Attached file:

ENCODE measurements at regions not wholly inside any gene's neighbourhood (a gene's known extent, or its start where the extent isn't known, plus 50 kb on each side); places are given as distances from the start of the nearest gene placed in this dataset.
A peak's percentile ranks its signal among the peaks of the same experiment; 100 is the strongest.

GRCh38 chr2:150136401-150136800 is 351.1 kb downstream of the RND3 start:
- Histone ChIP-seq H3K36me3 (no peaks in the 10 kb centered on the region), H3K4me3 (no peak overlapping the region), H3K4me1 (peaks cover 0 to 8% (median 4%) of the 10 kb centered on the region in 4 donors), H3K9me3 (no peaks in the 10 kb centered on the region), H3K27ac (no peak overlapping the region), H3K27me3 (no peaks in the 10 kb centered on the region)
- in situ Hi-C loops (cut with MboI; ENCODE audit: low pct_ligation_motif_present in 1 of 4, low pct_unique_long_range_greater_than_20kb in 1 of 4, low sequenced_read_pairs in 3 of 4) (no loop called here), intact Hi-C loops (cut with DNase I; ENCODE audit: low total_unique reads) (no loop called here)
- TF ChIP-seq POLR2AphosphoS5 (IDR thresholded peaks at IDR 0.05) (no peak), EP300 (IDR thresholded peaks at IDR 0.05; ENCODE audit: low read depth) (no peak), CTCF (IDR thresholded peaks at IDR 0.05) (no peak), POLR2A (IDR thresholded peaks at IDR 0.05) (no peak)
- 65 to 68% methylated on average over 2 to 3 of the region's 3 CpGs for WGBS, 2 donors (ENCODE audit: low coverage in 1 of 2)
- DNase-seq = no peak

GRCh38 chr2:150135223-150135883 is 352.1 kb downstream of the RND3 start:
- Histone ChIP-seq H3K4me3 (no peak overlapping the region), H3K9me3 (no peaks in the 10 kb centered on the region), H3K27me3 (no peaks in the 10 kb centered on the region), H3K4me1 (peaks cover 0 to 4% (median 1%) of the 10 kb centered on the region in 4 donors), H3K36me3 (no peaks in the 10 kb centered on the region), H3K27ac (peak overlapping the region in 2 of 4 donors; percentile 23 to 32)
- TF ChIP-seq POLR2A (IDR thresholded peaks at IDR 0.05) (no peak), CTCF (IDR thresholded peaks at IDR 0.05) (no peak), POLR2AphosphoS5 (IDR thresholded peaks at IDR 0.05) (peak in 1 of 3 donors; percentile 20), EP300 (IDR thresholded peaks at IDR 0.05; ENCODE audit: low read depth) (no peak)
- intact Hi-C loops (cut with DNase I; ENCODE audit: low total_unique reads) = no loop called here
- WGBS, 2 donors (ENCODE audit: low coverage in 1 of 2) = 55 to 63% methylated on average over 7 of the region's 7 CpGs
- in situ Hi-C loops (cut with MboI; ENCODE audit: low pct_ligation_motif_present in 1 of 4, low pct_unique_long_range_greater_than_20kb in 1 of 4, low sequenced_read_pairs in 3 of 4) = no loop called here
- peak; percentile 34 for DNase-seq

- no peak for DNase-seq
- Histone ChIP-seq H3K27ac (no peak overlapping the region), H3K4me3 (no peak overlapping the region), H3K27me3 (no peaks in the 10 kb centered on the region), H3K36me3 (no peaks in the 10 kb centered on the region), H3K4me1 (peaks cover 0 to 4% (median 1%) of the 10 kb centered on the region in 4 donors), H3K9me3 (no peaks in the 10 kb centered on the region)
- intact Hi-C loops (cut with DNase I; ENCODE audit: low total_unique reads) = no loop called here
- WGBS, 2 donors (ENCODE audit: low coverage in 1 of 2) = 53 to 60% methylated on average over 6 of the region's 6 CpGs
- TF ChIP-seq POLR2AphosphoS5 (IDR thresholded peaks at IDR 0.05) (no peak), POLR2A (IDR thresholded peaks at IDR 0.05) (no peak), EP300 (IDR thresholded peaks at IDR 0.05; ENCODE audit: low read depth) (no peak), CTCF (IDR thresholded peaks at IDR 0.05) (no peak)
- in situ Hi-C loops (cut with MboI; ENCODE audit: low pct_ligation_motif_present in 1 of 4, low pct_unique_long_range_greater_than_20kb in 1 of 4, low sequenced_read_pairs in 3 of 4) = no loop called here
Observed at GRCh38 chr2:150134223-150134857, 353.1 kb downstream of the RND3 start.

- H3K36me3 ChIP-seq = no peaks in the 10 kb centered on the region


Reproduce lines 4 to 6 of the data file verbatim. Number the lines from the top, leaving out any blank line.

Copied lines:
- Histone ChIP-seq H3K36me3 (no peaks in the 10 kb centered on the region), H3K4me3 (no peak overlapping the region), H3K4me1 (peaks cover 0 to 8% (median 4%) of the 10 kb centered on the region in 4 donors), H3K9me3 (no peaks in the 10 kb centered on the region), H3K27ac (no peak overlapping the region), H3K27me3 (no peaks in the 10 kb centered on the region)
- in situ Hi-C loops (cut with MboI; ENCODE audit: low pct_ligation_motif_present in 1 of 4, low pct_unique_long_range_greater_than_20kb in 1 of 4, low sequenced_read_pairs in 3 of 4) (no loop called here), intact Hi-C loops (cut with DNase I; ENCODE audit: low total_unique reads) (no loop called here)
- TF ChIP-seq POLR2AphosphoS5 (IDR thresholded peaks at IDR 0.05) (no peak), EP300 (IDR thresholded peaks at IDR 0.05; ENCODE audit: low read depth) (no peak), CTCF (IDR thresholded peaks at IDR 0.05) (no peak), POLR2A (IDR thresholded peaks at IDR 0.05) (no peak)